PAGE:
But I’ve recently discovered my favorite way to eat them is salt and peppered alongside sliced tomatoes on a small baguette.  Soooo good! 

Because this cheese has recently become more popular internationally, you can find this delicious gem even in America. I know Galbani in buffalo NY makes it…but I can’t promise they use water buffalo milk to recreate the original.

Just for fun…

I’m separating my euros to buy due caffè. Can you tell me which of these coins doesn’t belong? Bonus points to whoever can tell me where a person would spend it…

Hint: it’s American, and it’s meant to be fun.

Italian Ritz

I’ve been in Naples, aka Napoli – I swear I’ve heard it both ways, even here in Italy – for just over a week. I fell in love with their fried pizza (still too chicken to try the Italian style pizza), I’ve devoured many a cornetta, and even tried a mystery dish…it wasn’t a mystery to them, just to the American who didn’t understand the italian response to, “And what’s that?” and bought it anyway.

But it was high time I made some food myself.  So I biked to the store a block away to get the goods for a simple tuna salad on crackers. After discovering that asking for pickles will get you either olives or bell peppers, both pickled of course, and that this store didn’t know what a dill pickle was, I moved on to the crackers.

Would you believe I found Ritz? Seriously, good old Ritz crackers! At least, the box said Ritz. And inside the box were crisp, buttery round crackers with the traditional scalloped edges. They even had the seven perforations you find on every Ritz cracker.  But my mouth told me these weren’t Ritz. 

Also, I was suspicious to find they were loosely collected in the bag like Lays chips (Ritz are normally stacked like Pringles), so that might have clued me in.    

But, no, it was something about the mouth feel: they were dense, rather than light and flaky. Imagine biting into a slice of buttered bread when you were expecting a croissant. Like that. 

On the back of the box, instead of Nabisco, it listed the manufacturer as Mondelez International.  

I thought: Copyright infringement?!  Oooh, was I going to rat them out!  

Or was I just going to embarrass myself?

A quick internet search cleared things up for me.  It turns out, to generate sales outside of the US, Ritz uses a subsidiary. Instead of Nabisco manufacturing the crackers, they have Moldelez do the job. So all on the up and up. But, still, if you see the brand name, you expect the brand taste!  Funnily enough, another internet search led me to find that Mondelez (once Kraft foods) is also based in the US…so why are they the better choice for international sales?  *shrugs shoulders*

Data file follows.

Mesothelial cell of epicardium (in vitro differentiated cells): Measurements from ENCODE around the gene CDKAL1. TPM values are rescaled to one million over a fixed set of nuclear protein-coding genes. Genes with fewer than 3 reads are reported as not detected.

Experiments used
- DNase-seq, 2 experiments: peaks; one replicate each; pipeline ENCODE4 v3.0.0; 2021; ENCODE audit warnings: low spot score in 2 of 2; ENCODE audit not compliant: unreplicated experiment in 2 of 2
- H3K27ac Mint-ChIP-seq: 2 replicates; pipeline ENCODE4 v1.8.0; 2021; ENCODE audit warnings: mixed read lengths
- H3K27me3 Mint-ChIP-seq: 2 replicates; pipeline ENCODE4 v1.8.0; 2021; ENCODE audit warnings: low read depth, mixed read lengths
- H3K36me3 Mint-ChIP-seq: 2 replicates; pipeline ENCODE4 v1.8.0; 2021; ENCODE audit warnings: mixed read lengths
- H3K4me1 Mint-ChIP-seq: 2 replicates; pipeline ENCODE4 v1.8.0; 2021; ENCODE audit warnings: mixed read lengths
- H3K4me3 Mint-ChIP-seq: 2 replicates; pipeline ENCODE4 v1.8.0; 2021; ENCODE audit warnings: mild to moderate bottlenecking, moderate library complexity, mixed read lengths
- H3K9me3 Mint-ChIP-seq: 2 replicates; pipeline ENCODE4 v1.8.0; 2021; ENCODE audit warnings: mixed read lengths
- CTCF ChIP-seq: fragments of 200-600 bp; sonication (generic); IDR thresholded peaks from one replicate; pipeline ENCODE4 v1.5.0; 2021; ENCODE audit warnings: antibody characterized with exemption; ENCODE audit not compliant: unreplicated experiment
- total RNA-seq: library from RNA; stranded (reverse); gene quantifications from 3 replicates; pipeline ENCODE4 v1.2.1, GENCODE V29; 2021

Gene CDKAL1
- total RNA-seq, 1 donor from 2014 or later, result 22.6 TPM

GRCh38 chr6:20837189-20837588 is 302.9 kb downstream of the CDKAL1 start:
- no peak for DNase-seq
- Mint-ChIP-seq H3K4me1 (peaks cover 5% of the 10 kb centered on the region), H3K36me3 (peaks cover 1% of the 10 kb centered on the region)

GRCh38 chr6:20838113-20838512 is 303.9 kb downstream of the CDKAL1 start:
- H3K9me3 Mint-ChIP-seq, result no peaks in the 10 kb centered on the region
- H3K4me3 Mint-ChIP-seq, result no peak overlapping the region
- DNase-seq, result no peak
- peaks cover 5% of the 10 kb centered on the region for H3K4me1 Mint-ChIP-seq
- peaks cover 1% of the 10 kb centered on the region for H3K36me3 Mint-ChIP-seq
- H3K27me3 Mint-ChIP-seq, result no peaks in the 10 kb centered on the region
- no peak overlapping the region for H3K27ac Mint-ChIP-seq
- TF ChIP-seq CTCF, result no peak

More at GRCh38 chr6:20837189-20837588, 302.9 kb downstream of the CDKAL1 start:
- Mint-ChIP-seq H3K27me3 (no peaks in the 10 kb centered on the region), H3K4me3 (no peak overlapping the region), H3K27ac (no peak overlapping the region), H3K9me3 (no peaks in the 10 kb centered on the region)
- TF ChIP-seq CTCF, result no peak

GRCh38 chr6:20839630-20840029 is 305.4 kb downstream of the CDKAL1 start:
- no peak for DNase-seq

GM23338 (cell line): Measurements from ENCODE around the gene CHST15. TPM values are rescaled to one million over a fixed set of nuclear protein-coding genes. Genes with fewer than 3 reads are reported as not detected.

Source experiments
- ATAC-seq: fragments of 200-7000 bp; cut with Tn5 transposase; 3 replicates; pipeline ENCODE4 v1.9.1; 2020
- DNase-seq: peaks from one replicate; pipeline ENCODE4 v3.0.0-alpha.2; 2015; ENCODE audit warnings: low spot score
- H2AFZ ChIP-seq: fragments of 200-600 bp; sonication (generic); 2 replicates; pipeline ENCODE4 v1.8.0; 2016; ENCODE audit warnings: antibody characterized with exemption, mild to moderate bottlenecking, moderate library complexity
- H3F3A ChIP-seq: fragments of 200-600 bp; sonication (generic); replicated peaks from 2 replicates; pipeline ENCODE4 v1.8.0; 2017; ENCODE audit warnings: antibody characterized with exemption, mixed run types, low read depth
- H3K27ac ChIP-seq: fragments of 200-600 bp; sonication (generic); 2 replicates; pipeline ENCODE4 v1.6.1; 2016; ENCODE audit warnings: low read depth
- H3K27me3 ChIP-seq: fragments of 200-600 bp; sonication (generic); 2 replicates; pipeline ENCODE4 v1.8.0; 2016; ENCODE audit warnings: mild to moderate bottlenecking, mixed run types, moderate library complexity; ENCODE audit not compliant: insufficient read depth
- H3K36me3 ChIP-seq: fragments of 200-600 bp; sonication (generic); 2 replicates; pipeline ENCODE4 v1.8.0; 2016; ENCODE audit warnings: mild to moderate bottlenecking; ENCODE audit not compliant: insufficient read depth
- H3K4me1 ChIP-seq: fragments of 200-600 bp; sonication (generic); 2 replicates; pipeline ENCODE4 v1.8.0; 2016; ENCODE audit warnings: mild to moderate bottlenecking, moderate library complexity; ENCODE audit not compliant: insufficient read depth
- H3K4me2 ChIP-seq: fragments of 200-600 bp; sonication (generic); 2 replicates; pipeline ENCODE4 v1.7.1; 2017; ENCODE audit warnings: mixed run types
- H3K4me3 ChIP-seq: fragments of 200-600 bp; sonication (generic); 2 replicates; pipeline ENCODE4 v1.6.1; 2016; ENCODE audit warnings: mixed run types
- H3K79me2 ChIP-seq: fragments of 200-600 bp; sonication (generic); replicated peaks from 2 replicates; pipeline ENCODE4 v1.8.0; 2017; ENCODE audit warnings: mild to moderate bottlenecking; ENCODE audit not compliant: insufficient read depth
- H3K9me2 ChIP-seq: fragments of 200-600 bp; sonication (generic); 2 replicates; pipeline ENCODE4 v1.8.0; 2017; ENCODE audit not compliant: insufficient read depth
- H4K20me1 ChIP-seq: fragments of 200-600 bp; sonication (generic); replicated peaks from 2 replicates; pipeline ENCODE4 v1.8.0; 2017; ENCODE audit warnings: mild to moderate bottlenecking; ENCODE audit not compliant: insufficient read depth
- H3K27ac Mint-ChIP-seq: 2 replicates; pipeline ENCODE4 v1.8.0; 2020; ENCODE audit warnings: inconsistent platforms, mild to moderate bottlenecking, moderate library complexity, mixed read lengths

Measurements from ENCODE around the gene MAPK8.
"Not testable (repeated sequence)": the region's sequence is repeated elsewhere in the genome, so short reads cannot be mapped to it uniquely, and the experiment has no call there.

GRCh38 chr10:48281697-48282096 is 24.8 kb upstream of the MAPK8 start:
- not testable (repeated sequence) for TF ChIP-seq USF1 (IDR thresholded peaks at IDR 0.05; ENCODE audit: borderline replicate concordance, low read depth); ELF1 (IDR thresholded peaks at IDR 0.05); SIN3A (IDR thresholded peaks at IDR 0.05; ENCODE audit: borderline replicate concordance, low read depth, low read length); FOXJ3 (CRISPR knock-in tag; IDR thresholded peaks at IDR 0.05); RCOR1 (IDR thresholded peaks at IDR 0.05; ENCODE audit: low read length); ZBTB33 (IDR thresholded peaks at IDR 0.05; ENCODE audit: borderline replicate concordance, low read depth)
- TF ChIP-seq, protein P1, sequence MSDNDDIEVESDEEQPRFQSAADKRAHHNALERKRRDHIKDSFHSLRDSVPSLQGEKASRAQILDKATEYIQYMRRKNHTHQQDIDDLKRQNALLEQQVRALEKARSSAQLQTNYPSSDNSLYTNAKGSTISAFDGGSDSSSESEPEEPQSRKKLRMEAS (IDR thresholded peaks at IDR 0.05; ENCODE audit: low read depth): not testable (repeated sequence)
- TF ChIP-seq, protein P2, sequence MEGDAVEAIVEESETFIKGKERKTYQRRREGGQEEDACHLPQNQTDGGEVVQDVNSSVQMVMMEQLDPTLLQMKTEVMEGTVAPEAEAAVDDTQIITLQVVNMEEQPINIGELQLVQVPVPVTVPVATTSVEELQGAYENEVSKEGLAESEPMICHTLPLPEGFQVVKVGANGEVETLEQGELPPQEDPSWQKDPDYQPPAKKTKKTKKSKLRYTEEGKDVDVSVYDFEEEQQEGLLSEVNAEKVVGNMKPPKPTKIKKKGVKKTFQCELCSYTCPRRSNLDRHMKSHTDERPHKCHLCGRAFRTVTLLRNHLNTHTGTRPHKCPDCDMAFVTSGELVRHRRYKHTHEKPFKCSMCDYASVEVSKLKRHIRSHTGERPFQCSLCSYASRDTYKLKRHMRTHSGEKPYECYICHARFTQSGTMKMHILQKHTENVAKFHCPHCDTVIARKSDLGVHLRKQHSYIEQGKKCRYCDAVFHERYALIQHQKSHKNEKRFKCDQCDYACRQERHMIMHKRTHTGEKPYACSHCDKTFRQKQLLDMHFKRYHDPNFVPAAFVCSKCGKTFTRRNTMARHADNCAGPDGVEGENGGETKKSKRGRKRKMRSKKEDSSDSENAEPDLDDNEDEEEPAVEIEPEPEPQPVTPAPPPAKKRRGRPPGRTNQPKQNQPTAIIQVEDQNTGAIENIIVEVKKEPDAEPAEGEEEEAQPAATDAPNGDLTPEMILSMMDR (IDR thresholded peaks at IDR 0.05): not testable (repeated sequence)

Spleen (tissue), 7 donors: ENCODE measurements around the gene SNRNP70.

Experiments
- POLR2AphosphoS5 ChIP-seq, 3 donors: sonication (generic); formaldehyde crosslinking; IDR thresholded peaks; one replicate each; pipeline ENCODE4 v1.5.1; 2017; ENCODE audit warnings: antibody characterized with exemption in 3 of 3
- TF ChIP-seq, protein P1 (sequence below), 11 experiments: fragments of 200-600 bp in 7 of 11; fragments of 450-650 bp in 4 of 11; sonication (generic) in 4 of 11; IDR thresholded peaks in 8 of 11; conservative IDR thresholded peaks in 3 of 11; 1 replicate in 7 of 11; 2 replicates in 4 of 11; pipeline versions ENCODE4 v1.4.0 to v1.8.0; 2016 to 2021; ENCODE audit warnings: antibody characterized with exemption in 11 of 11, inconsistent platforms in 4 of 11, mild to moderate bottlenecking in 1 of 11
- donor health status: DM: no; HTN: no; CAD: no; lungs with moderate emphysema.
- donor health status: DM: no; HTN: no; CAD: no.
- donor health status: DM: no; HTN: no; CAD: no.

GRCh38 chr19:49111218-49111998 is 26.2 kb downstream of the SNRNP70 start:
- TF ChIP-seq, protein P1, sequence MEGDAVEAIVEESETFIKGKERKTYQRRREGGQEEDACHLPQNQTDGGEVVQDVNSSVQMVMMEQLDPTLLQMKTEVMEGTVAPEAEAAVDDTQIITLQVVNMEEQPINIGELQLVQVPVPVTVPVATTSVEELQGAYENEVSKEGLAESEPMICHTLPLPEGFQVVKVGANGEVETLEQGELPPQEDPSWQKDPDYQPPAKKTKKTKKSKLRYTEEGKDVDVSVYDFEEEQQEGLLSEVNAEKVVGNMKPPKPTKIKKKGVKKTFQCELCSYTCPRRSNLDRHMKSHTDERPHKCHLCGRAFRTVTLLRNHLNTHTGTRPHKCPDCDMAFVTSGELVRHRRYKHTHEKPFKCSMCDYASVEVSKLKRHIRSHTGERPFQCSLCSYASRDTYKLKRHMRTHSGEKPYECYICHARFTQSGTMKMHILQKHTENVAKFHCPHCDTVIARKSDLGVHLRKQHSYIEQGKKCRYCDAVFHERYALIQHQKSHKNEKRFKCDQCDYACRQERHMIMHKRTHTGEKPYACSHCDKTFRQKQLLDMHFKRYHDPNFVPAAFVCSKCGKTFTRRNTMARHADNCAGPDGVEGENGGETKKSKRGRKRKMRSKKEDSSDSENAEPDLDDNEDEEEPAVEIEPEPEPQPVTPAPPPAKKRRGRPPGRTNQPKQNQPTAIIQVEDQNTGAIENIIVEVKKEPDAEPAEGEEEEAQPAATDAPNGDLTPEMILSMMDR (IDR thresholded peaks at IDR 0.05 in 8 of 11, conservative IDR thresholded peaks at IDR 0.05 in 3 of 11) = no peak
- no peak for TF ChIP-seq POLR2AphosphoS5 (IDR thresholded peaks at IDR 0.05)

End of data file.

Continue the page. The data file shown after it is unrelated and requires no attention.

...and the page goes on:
I also read some very unsavory things on the Mondelez “Controversies”section  of Wikipedia, but that’s someone else’s blog to write. 

Oh, wait, we still need to wrap up this blog.  The lesson I am quickly learning: even American food is made differently for overseas sales. 

In case your curious what other American foods might taste a little off when traveling internationally, the same Wikipedia page tells us Mondelez also makes Belvita, Chips Ahoy!, Oreo, Ritz, TUC, Triscuit, LU, Club Social, Sour Patch Kids, Barny, and Peek Freans; chocolate brands Milka, Côte d’Or, Toblerone, Cadbury, Green & Black’s, Freia, Marabou, Fry’s, and Lacta; gum and cough drop brands Trident, Dentyne, Chiclets, Halls, and Stride; as well as Jell-O, Tate’s Bake Shop and powdered beverage brand Tang.

So, you’re welcome. Enjoy your travels, enjoy your eating, and then enjoy not having to question why your American favorites might not taste exactly the same.

Ze Frank is so bad, he’s good.

(better than good, he’s the best!)

As you read this blog I feel I should state that although my books are for children, I don’t expect them to be my blog audience. This blog is for the parents. It’s not always innocent. With that out of the way….

No matter how hard my day gets, watching a Ze Frank video makes everything better. 

Every video is so mind-bogglingly informative, while also having you rolling on the ground laughing (in the way you wish you actually were when you text ROFL to your bestie). 

But if you’ve just crawled out from under a rock and have no idea who this guy is, it’s vital that I give you a huge heads up: Don’t play his videos when the kids are in the room. Or if you are sensitive to things like mildly crude humor and soft “language”- AKA words you shouldn’t use until upper elementary (or was I a fast developer?). Otherwise, if like me, you are a fun loving parent raising great kids, his videos are definitely for you.